The Vacant Stare

April 26, 2016 Blog, Chicago Buildings, Economics Comments (0) 349

Nothing to see here, move along, please.

In my last blog, I took the new leaders of historic Oak Park to task for forgetting why the Village is an attractive place and proposing the demolition of three nice old buildings (one of which definitely rates as a landmark) on Madison Street.  The proposed demolition is part of a road-bending plan that completely redeveloped several blocks.

Some would argue that these buildings (only the landmark is vacant) have failed to attract development for 7 or 8 years, so they should be razed.  Interestingly, much of the plan’s site is already vacant, and has been so for more than ten years.  So, if the first part about razing buildings to make way for development is true, how come these come-hither drop-dead gorgeous vacant lots haven’t succeeded in attracting development?

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Ooh-la-la!

Because of the Vacant Lot Myth.  I have spent a three-decade career being told by real estate developers that historic buildings need to be razed in order to attract new development.  I guess the idea is that a blank piece of paper allows one to be more creative than one that already has some drawings on it.

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Move the cars so I can see what you look like

Except that is wrong.  I can tell you it is wrong from having taught Fine Arts students and I can tell you it is wrong according to recent research referenced here.  Referred to as the “Green Eggs and Ham Hypothesis” after the famous Dr. Seuss book written while constrained to 50 words.  Constraints – like old buildings rather than vacant lots – will inspire MORE creative solutions than the blank slate.  Intuitively true, it is nice to see research supporting this.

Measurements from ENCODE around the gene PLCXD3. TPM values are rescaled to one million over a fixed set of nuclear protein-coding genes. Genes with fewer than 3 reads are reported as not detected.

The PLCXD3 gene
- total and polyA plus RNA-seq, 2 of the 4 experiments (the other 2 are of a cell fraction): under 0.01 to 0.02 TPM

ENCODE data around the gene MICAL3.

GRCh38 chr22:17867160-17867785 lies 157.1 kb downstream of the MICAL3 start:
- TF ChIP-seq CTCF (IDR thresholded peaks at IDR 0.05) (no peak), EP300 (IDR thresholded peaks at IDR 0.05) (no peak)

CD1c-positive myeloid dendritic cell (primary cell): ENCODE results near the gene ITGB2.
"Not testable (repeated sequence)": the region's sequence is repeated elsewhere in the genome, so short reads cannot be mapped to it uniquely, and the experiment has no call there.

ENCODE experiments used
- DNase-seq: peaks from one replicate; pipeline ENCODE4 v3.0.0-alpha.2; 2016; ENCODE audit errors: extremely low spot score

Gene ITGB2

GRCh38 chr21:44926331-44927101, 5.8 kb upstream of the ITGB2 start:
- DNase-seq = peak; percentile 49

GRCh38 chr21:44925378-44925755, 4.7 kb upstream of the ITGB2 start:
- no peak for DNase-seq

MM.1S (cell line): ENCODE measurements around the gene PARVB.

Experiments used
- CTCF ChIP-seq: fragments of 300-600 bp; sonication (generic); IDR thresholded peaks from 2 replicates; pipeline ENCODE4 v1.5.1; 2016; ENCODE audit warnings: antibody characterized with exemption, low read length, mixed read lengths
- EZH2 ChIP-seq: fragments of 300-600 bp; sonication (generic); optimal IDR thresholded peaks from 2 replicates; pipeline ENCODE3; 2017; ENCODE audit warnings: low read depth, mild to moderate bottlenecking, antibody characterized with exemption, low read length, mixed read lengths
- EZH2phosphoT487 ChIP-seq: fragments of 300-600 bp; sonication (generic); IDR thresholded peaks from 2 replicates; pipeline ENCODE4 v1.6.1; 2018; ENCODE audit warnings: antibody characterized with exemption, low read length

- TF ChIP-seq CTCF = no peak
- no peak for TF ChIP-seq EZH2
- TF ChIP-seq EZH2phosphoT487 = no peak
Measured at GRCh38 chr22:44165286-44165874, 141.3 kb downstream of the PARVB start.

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Would you eat them in a box?  Would you eat them with a fox?

Vacant lots are fine if you want to attract cookie-cutter development, the kind that can go absolutely anywhere because it does not relate to place – it relates only to the abstract commodities of square footage, the diagrammatic commodities of access and exposure, and design born of exigency not inspiration.

Which is not what most of use think of Oak Park.  We think it is special and terribly attractive place.

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Identify where this is.  Stumped?  How about within 100 miles?  200?

So why is Oak Park acting like my teenage daughter who is inherently beautiful but spends hours in the mirror finding fault and spending all of her TIF funds on makeup?

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Taxpayers are spending $360,000 to study the plan, even though the developer is already buying up land, according to the Wednesday Journal.  There is also a TIF district because there always is.  So the taxpayers are subsidizing this one in several formats and believe me it costs more than mascara (which we bought at Walgreen’s on Madison – where they re-used an old building.)

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Yeah but you can’t get a major retailer to….nvm.

Shouldn’t we use this soupçon of subsidies on a creative plan rather than one that any other community in the country could have?  Don’t we value our own attractiveness?

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